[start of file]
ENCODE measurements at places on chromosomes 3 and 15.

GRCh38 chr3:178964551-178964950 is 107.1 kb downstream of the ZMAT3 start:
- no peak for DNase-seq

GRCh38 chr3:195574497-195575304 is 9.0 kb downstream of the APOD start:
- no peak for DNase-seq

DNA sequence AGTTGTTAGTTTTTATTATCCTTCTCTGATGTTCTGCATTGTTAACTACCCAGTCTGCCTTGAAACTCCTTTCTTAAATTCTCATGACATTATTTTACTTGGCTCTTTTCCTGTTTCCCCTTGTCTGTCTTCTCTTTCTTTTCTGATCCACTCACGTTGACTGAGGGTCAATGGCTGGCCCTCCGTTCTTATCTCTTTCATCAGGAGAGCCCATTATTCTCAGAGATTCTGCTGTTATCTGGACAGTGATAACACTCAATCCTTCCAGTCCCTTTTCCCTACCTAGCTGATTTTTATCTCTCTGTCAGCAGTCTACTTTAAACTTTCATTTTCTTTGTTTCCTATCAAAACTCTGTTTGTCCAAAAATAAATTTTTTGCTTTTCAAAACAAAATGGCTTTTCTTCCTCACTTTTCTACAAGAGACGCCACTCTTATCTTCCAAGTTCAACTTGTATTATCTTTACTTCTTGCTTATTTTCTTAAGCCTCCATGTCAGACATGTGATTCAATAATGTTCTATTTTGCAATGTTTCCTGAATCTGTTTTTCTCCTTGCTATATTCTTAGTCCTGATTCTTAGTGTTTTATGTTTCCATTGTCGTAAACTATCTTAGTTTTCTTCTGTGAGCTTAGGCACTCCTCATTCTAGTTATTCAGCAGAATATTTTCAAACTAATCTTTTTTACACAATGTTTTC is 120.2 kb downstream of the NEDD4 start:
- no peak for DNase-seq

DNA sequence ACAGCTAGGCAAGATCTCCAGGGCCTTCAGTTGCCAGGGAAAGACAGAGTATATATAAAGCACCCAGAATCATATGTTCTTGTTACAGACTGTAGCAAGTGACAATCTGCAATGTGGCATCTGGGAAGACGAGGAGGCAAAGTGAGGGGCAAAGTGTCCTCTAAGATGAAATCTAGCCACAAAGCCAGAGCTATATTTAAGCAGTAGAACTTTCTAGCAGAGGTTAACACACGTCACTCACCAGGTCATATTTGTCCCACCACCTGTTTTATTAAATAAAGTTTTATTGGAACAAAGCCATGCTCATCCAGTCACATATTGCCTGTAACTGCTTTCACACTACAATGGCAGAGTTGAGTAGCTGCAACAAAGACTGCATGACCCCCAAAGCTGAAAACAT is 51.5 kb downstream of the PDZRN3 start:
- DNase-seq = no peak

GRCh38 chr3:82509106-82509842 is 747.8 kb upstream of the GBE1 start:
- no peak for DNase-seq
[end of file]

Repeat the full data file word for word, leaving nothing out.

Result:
ENCODE measurements at places on chromosomes 3 and 15.

GRCh38 chr3:178964551-178964950 is 107.1 kb downstream of the ZMAT3 start:
- no peak for DNase-seq

GRCh38 chr3:195574497-195575304 is 9.0 kb downstream of the APOD start:
- no peak for DNase-seq

DNA sequence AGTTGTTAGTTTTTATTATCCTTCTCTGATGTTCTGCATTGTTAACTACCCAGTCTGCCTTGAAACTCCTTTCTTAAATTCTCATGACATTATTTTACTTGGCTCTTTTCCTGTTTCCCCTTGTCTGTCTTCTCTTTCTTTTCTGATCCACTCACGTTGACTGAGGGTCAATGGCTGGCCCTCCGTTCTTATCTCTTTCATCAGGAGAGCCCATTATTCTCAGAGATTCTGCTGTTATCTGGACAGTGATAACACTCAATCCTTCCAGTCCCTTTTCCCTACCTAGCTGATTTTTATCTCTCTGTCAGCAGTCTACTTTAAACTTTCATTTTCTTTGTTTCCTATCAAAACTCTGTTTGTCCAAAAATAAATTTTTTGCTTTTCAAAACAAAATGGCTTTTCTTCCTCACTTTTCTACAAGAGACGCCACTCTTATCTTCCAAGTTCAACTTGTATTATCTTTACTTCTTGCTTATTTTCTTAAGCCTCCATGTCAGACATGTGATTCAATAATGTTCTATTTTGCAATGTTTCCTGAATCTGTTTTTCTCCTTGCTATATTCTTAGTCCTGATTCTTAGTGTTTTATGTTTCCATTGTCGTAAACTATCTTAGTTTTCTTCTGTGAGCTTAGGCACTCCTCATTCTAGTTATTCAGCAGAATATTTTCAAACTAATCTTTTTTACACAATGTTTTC is 120.2 kb downstream of the NEDD4 start:
- no peak for DNase-seq

DNA sequence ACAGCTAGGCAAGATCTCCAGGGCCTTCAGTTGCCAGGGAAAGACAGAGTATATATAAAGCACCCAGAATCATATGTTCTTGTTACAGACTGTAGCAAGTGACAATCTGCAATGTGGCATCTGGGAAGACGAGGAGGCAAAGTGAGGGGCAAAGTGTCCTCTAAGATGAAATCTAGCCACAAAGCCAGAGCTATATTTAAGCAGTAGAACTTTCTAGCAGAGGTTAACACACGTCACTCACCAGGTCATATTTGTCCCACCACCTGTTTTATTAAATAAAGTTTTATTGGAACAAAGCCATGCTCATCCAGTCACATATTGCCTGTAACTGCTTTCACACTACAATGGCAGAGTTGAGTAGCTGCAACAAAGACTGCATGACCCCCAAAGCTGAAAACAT is 51.5 kb downstream of the PDZRN3 start:
- DNase-seq = no peak

GRCh38 chr3:82509106-82509842 is 747.8 kb upstream of the GBE1 start:
- no peak for DNase-seq